From US FIRST:
MANCHESTER, N.H., Sept. 13, 2010, 5 p.m. Eastern ― FIRST® (For Inspiration and Recognition of Science and Technology), an organization founded by inventor Dean Kamen to inspire young people’s interest and participation in science and technology, officially launched its 2010 FIRST Tech Challenge (FTC®) season with an online Kickoff event unveiling this year’s game, GET OVER IT!™
The FIRST Tech Challenge is an intermediate robotics competition, designed for 14 to 18 year-old high-school students, where teams of up to 10 students working alongside mentors, apply real-world math and science concepts to solve an annual challenge. Students compete and cooperate in team alliances at sport-type tournaments that are ultimately helping to create the next generation of technology leaders. Through their involvement with FIRST, students discover the rewards of collaboration, develop a deeper understanding of innovation and engineering, and learn the importance of Gracious Professionalism.™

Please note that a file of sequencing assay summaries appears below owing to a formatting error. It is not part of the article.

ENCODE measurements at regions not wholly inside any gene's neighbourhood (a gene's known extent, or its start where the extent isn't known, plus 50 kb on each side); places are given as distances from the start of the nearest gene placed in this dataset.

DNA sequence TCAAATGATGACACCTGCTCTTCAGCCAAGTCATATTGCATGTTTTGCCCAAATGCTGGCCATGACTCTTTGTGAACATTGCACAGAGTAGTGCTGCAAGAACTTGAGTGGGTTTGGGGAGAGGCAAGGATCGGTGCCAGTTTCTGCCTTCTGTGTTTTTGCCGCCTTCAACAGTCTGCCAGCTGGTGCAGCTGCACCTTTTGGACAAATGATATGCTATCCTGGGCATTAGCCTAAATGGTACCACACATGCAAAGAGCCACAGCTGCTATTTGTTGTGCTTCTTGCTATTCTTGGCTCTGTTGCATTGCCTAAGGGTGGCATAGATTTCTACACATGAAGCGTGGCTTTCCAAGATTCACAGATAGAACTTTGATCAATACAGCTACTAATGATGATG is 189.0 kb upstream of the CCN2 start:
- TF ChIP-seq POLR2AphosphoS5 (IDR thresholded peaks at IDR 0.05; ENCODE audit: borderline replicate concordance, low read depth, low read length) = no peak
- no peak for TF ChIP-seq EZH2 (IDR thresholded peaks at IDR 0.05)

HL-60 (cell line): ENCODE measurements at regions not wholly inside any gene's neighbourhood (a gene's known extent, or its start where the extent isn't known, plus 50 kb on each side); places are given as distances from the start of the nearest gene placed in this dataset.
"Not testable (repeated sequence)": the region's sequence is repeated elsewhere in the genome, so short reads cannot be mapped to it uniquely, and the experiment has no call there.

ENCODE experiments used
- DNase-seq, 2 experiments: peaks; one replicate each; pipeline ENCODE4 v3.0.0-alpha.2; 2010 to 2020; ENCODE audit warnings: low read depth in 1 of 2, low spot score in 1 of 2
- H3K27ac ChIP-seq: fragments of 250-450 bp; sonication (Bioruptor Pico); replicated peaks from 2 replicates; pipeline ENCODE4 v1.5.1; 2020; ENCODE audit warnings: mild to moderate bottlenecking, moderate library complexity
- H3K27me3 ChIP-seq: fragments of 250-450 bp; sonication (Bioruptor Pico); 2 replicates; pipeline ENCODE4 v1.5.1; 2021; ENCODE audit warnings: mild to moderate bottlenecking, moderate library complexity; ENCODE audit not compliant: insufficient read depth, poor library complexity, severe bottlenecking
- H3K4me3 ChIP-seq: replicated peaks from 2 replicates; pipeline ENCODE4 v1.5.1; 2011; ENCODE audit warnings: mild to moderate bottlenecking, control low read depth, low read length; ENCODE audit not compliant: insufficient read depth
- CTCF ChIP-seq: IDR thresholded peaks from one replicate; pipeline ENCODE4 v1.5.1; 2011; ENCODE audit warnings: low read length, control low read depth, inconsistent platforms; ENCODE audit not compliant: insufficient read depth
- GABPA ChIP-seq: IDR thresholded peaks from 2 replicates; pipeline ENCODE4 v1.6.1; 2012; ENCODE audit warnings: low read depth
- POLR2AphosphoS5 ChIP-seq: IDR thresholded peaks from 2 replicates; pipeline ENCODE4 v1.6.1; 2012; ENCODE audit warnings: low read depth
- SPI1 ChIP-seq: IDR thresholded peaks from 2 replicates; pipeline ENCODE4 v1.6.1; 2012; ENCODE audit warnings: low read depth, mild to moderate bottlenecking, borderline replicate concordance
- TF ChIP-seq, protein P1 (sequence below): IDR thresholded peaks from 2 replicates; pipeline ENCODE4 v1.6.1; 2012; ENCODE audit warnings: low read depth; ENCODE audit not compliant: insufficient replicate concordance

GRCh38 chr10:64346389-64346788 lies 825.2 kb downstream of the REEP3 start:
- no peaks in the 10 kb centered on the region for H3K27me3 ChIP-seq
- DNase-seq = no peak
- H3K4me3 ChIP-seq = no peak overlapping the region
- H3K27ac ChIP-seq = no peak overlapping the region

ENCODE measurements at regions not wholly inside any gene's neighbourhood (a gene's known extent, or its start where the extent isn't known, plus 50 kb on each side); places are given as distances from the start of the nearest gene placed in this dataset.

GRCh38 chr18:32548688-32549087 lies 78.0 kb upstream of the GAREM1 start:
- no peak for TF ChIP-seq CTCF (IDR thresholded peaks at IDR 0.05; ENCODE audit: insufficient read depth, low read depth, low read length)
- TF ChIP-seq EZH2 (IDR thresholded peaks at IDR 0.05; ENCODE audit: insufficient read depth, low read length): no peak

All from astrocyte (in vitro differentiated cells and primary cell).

“All of the technology incorporated into this year’s FIRST Tech Challenge game carries with it the potential to improve and solve many of tomorrow’s toughest problems today,” said Dean Kamen, FIRST founder and CEO of DEKA Research & Development. “We devised a game where the robots must face an unstable surface environment in order to reach their objective and locate enhanced targets to increase their scoring. The game typifies the kind of real-word approach that our students may be called upon to solve,” he added.
More than 15,000 high-school-aged students are expected to participate in this year’s competition, in which the object of the game will be to score more points than your opponent alliance by emptying baton dispensers filled with 6-inch long PVC tubes and scoring them in stationary and rolling goals.
According to FIRST president Jon Dudas, “FIRST Tech Challenge involves all of the same hurdles facing world-class innovators. It encompasses the same types of design and engineering decisions engineers are applying to save lives, improve the quality of life, and protect the environment.” …